Production II Blog | Midmortem
On February 15, 2019, my team and I made our way to Champlain College's auditorium to present our game for the third-year midmortems. We all arrived at around 5:00 PM, or roughly an hour before the presentations were set to commence. There were 18 games in total from four different classes, and we were set to present Snowball Showdown as the tenth game.
The games this year were incredibly strong. Most of them featured a surprisingly high amount of polish, and I found myself constantly looking forward to the next team's project from beginning to end. Only a few projects looked as if they had little chance to go forward, and even then, they tended to feature either a mechanic or concept that I think has promise.
When the time came to present, my group stood and moved to the front of the auditorium. Fortunately for us, as the team to present immediately after the halfway point, we had a ten minute intermission to prepare, which included getting water and storing our props offstage. This was especially good since we were the only team that had a skit prepared, meaning it wasn't totally obvious we planning to perform theatrics. It also gave us the chance to check and make sure that the computer and our video's audio would run without issue.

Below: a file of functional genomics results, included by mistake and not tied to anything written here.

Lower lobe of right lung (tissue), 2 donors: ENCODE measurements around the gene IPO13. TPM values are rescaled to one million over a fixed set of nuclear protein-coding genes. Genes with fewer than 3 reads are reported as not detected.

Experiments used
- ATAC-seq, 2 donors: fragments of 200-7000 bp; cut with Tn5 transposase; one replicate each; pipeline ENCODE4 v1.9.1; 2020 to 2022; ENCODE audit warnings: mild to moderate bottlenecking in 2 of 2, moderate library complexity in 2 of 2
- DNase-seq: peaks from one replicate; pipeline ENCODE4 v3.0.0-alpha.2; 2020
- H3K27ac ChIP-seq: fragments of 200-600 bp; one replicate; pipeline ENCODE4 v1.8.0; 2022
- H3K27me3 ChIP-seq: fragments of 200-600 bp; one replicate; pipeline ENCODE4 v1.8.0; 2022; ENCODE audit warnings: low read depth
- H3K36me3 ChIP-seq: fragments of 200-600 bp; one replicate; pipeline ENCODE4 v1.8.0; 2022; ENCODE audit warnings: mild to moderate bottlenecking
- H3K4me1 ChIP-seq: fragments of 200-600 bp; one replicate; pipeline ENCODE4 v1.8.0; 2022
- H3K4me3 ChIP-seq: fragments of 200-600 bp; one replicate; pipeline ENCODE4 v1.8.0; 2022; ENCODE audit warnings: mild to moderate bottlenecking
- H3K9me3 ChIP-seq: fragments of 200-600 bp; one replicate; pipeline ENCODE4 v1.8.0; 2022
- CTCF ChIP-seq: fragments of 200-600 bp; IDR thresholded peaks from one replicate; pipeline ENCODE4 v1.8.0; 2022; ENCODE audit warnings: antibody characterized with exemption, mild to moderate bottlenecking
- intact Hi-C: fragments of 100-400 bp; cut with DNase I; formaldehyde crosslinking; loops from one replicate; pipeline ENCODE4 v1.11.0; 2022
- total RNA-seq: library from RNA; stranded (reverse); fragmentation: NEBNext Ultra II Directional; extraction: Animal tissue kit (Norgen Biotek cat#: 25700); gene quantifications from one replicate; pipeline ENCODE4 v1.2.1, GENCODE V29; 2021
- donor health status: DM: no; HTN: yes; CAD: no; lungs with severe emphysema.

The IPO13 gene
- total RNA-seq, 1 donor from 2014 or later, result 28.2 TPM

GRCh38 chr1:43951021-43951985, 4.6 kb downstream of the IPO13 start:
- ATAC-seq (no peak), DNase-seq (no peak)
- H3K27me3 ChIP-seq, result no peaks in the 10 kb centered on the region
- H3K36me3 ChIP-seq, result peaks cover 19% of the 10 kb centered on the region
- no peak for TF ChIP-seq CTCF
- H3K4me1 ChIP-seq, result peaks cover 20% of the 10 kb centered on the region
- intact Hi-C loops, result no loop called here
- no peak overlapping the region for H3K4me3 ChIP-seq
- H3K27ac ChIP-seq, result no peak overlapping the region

The ten minutes then ended. Everyone shuffled back into the auditorium, likely tired from the long string of presentations that had occurred up to this point (as, keep in mind, it was now almost 8:00 PM). My teammates and I were happy about that, as it gave us an excuse to wake them up.
I'll admit that I was very tense and nervous at first, mostly because I've had issues with public speaking in the past and tend to ramble far too long, even with practice. However, our skit and trailer both received very positive audience responses, with a great deal of laughter, excitement, and applause coming as a result of each. This made it a lot easier for me to relax, and after that, I settled pretty well into my role for the slide discussing the three pillars of our game's design.
Additionally, we presented with gusto to keep the audience engaged and excited from start to finish. The process seemed to pay off; by the end of it, the watchers seemed just as interested in Snowball Showdown as we were, and we left the stage feeling satisfied, knowing that there was almost nothing we could have done to make it stronger. So with that, we returned to our seats and watched the rest of the teams show off their games.